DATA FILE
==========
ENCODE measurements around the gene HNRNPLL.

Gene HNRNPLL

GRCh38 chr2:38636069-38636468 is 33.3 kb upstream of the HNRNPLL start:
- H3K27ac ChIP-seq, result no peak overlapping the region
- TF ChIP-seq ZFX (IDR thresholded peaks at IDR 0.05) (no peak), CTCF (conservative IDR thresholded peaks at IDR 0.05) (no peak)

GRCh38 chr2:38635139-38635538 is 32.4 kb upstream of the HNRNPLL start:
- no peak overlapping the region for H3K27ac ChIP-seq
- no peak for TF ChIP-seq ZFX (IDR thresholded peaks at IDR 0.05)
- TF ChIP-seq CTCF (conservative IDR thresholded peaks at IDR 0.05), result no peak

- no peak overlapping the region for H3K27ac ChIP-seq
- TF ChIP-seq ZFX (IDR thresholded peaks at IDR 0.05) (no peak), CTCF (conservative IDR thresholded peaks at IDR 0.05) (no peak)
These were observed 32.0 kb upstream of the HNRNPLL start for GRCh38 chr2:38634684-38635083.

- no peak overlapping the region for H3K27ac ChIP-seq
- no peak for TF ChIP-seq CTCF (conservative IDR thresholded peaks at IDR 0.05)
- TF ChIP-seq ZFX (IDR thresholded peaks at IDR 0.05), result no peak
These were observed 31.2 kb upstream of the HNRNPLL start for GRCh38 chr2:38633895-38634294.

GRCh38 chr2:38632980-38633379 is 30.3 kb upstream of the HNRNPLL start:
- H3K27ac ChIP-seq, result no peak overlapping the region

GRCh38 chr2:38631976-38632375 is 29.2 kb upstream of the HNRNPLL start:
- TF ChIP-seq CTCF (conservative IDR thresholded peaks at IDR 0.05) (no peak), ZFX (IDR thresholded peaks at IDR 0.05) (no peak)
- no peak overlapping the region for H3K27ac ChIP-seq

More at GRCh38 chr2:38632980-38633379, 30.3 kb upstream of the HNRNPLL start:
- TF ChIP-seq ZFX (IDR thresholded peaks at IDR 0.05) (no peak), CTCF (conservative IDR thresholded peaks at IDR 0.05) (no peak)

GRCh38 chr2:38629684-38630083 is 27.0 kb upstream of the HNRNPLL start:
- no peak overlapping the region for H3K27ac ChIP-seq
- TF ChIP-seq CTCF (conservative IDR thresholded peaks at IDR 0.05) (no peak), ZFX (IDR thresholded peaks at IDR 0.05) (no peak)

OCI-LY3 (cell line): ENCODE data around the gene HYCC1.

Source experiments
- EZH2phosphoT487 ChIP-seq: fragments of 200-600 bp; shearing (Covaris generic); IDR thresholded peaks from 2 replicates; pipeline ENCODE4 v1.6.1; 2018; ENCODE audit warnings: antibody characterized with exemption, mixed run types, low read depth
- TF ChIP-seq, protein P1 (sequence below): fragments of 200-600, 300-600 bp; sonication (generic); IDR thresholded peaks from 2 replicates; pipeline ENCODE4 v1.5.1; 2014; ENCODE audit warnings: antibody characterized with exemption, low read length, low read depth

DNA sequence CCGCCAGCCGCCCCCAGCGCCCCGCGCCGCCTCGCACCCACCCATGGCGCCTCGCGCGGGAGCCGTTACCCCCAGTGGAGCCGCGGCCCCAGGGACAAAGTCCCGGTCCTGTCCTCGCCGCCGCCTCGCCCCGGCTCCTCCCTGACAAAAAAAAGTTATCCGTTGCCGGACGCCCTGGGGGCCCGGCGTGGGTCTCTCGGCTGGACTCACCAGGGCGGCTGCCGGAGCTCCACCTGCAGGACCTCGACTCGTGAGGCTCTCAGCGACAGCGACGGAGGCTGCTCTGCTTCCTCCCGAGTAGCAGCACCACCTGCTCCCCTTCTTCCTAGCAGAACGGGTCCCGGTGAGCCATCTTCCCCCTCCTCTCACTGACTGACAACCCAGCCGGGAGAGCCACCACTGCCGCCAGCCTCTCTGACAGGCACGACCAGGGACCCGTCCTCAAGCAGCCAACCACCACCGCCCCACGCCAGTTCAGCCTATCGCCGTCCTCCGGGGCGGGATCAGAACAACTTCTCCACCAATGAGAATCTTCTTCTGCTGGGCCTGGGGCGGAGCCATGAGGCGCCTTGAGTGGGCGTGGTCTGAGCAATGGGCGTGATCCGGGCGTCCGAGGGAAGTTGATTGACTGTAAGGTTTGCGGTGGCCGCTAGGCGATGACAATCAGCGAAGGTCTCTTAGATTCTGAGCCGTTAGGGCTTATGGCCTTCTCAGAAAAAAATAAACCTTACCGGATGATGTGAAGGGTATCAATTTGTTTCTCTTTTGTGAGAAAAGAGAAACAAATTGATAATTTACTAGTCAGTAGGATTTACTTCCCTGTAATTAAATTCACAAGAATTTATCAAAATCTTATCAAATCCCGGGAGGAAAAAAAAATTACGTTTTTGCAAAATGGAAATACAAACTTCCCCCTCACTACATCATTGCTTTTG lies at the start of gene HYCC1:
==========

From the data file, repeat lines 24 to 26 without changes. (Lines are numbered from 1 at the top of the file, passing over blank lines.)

GRCh38 chr2:38629684-38630083 is 27.0 kb upstream of the HNRNPLL start:
- no peak overlapping the region for H3K27ac ChIP-seq
- TF ChIP-seq CTCF (conservative IDR thresholded peaks at IDR 0.05) (no peak), ZFX (IDR thresholded peaks at IDR 0.05) (no peak)